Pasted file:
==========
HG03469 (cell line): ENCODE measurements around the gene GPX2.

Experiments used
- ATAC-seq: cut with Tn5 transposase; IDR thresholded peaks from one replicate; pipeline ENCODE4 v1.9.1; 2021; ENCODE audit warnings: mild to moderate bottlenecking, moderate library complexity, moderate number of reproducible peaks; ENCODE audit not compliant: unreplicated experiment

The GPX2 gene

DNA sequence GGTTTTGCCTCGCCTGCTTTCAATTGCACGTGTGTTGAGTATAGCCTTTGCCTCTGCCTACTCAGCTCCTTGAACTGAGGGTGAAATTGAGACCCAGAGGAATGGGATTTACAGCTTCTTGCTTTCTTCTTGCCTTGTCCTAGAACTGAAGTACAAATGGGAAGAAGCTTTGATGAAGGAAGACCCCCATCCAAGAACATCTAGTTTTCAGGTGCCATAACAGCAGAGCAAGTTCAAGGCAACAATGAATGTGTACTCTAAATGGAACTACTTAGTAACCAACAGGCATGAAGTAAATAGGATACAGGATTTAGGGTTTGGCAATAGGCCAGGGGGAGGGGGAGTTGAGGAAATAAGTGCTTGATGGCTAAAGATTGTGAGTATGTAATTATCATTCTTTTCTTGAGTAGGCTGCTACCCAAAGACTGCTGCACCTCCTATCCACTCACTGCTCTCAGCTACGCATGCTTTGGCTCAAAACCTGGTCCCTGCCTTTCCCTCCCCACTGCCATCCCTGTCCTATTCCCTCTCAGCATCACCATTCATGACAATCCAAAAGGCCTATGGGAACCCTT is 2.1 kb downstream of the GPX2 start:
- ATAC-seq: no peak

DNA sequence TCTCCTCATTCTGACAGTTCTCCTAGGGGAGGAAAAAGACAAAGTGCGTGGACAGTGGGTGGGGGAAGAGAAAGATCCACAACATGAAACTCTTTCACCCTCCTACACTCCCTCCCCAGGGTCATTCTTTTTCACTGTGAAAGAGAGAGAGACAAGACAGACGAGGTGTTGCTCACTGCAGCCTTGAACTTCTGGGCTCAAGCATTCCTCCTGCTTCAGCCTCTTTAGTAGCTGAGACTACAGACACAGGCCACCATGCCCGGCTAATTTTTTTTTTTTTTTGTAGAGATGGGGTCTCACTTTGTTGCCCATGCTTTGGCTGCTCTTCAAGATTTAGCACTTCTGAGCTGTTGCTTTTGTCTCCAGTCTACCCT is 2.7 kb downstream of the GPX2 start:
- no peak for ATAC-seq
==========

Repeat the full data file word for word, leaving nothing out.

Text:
HG03469 (cell line): ENCODE measurements around the gene GPX2.

Experiments used
- ATAC-seq: cut with Tn5 transposase; IDR thresholded peaks from one replicate; pipeline ENCODE4 v1.9.1; 2021; ENCODE audit warnings: mild to moderate bottlenecking, moderate library complexity, moderate number of reproducible peaks; ENCODE audit not compliant: unreplicated experiment

The GPX2 gene

DNA sequence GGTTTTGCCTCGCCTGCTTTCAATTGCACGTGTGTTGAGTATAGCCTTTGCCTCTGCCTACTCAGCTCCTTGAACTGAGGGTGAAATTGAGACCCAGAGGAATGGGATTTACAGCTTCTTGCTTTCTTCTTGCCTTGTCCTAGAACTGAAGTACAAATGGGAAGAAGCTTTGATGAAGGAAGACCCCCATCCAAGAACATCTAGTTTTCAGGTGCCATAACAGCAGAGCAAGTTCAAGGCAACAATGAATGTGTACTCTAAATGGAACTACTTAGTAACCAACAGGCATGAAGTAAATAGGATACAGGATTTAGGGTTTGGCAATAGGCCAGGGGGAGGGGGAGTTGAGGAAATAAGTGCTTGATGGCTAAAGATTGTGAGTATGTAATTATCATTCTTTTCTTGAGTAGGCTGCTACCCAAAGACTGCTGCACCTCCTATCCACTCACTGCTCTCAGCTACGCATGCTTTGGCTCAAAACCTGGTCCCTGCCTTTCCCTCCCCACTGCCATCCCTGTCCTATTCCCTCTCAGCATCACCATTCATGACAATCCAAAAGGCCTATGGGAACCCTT is 2.1 kb downstream of the GPX2 start:
- ATAC-seq: no peak

DNA sequence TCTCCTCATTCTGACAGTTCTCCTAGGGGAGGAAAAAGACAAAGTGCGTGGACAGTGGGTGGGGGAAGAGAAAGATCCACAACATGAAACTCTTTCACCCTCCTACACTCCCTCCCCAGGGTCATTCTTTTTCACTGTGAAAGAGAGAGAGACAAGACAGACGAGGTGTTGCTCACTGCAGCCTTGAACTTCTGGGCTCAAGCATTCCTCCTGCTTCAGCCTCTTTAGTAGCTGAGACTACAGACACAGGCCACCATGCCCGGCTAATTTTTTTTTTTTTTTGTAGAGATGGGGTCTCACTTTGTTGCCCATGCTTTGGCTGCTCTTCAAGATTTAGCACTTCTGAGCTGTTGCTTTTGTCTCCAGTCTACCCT is 2.7 kb downstream of the GPX2 start:
- no peak for ATAC-seq